In addition to renovation, another priority for housing policy over the coming years is to increase the amount of public housing aimed at social or affordable rents. Spain is one of the European countries with the highest percentage of tenants who spend more than 40% of their income on rent, a sign of the extra effort many households have to make to meet their housing costs. This extra effort is also disproportionately high for low-income households and young people. Moreover, the coronavirus crisis has aggravated the existing problems of affordable rented accommodation, especially among the most vulnerable people, as pointed out by the International Monetary Fund (IMF) in its latest report on the Spanish economy.16 The IMF recommends increasing the number of homes allocated for social rented accommodation as Spain has one of the lowest figures in Europe: social housing accounts for 2.5% of the total number of primary residences in Spain compared with a European average of 9.3%, according to Eurostat data. To reach the European average, 1.2 million additional social housing units would be needed, a figure that would be difficult to achieve without public-private partnerships.

    • 16. IMF Country Report no. 20/299. Spain. Selected Issues. Available at https://www.imf.org/-/media/Files/Publications/CR/2020/English/ 1ESPEA2020002.ashx
    In the past 4 decades, almost 2.4 million social dwellings have been built in Spain,

    most of them intended for ownership, not rent. As a result, there is very little rented social housing, approximately 290,000 homes.

    This lack of rented social housing is the result of housing policies that have historically been aimed at developing social housing via ownership. Between 1981 and 2019, almost 11 million homes were completed in Spain, 21.6% of which were social housing. During this same period, households grew by just under 8 million, so we can conclude that social housing has covered the accommodation needs of approximately 30% of Spanish households in the past four decades, a highly significant figure. However, most of the social housing built in Spain has been destined for ownership (see the chart below). Consequently, after a few years these properties have now acquired the status of free housing on the market, thereby losing their original social purpose.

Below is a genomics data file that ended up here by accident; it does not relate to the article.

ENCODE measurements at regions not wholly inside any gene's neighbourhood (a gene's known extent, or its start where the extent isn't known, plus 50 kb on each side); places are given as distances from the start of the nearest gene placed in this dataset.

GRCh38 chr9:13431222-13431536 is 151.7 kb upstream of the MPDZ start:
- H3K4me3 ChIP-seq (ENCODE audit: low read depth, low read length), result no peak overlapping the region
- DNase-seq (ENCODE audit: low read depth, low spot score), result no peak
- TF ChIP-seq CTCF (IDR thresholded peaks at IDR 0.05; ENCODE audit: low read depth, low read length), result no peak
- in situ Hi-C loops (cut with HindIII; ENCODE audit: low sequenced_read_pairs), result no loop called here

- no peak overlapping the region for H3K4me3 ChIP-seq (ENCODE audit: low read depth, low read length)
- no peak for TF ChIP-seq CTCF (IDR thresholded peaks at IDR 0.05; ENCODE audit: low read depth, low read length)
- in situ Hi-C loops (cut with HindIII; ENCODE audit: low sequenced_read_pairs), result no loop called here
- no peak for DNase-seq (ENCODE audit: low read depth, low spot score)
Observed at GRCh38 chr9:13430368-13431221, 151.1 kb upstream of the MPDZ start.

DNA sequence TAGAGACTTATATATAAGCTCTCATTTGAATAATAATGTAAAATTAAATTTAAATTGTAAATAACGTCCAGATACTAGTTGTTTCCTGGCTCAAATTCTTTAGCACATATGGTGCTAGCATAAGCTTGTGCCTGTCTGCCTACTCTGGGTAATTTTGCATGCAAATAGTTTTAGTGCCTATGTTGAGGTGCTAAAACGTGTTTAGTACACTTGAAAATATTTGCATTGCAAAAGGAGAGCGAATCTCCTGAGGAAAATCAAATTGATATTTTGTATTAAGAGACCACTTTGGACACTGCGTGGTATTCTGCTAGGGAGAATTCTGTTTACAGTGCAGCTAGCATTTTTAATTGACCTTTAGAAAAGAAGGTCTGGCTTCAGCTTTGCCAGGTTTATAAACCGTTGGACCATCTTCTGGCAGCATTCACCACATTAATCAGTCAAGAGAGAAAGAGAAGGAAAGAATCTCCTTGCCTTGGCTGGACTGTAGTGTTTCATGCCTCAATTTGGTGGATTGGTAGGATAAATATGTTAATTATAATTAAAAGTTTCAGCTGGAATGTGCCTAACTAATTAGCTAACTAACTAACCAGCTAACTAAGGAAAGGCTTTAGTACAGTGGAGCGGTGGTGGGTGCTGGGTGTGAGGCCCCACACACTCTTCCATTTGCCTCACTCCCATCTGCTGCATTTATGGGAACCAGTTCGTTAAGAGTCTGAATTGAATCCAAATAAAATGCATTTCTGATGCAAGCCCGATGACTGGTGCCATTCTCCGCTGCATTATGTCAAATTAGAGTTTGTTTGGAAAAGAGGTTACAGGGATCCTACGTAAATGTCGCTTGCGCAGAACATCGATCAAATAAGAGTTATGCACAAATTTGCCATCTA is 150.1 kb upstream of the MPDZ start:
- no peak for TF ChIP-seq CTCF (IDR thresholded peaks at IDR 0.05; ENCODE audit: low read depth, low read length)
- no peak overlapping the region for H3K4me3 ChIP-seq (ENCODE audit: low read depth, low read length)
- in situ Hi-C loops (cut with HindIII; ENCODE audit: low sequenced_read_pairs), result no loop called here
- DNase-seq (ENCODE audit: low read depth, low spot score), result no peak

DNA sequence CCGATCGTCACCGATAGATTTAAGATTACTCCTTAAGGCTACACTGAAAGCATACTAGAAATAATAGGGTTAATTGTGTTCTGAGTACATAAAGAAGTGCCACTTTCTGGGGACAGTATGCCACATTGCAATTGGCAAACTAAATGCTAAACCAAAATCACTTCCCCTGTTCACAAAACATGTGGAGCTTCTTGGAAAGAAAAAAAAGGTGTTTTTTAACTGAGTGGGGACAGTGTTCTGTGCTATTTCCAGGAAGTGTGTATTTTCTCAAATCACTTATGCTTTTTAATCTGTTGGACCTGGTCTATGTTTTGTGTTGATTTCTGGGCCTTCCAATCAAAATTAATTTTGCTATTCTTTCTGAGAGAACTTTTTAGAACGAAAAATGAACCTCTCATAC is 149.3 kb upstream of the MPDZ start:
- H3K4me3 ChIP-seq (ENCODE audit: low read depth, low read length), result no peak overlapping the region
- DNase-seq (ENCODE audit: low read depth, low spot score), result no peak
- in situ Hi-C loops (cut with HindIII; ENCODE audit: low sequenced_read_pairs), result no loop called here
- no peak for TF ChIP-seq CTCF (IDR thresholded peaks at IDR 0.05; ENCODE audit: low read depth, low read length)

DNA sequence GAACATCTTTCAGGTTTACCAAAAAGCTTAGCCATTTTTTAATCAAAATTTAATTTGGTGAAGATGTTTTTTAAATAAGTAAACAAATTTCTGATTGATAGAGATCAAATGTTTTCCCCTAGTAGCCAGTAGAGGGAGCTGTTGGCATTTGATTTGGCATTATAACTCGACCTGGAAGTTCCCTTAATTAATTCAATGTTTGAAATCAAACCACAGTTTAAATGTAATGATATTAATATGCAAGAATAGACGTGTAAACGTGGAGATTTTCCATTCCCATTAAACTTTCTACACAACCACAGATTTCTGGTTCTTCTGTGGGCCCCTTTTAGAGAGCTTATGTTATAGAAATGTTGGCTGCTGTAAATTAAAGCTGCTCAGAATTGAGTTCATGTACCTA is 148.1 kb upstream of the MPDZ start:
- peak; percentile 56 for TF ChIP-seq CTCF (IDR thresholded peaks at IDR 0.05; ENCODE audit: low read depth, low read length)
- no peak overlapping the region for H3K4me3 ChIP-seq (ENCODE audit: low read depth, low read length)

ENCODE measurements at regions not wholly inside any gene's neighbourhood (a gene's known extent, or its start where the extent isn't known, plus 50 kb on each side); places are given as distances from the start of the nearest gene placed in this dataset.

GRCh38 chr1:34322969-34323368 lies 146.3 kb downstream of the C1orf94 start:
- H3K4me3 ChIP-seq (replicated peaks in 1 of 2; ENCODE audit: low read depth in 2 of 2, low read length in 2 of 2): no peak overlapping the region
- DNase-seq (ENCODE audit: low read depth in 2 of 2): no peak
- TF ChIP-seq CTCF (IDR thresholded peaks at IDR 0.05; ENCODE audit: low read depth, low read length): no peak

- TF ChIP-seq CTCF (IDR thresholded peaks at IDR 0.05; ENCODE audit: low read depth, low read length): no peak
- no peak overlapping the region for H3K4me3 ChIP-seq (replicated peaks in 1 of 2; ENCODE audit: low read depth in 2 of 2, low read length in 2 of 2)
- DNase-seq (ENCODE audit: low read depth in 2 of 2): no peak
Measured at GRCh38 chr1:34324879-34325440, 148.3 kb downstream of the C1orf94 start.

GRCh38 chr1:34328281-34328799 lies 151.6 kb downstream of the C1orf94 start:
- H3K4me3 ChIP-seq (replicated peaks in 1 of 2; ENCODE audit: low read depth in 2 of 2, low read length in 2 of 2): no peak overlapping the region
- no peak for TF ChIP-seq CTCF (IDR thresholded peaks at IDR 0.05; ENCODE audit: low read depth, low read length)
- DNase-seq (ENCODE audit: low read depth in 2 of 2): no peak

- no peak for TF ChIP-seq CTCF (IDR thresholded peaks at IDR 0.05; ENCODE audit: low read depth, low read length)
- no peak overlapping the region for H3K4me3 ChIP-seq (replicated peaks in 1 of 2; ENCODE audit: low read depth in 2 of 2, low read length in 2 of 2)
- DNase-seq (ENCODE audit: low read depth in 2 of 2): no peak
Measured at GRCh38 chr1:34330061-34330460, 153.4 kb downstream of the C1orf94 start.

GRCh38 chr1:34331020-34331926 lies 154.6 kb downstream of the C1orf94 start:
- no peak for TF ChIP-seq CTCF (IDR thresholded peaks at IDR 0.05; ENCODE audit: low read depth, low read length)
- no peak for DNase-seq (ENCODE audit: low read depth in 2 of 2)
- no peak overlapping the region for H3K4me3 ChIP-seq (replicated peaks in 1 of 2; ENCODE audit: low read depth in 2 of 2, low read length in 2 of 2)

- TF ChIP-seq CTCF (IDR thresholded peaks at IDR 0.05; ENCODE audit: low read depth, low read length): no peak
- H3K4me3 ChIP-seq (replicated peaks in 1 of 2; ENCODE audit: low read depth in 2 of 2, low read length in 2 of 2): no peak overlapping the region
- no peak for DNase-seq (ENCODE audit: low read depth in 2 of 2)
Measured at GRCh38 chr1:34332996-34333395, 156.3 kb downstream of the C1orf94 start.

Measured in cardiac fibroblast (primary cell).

The development of social housing for rent has been very limited in Spain

    Last actualization: 23 December 2020 - 11:36

    Very little social housing has been developed since 2010, affecting rented accommodation to a greater extent. In fact, between 2013 and 2016 the development of this kind of property has been almost zero (368 homes per year on average), increasing the prevalence of social housing under ownership. However, since 2017 rental accommodation seems to have regained some of its relative weight. Specifically, 12,496 social homes were built in Spain in 2019, of which 2,585 (20.7%) were for rent. Nevertheless, these figures are clearly not enough to significantly increase the stock of rented social housing.

    According to recent estimates by the Ministry of Transport, Mobility and Urban Agenda,17 Spain’s stock of publicly-owned social housing for rent totals about 290,000 homes. Of these, around 180,000 are owned by the autonomous region and 110,000 by the local council. These 290,000 rented social homes cover 1.6% of the 18.6 million households in Spain (data from the «Cuestionario sobre vivienda social», 2019).

    • 17. «Boletín especial vivienda social», 2020, Ministry of Transport, Mobility and Urban Agenda.
    Final points

    The European funds represent a historic opportunity to recondition Spain’s old, poorly energy-efficient housing, renovations that will also contribute, simultaneously, to the two European goals of ecological transition and digitalisation of the economy, for instance through more energy-efficient «smart» buildings. Similarly, the strong economic and social impact of the COVID-19 crisis has highlighted the need to create a large amount of public housing available for rent in order to resolve the current shortage and be able to provide a housing solution for the most vulnerable in society. These policies should drive a green, social and digital recovery.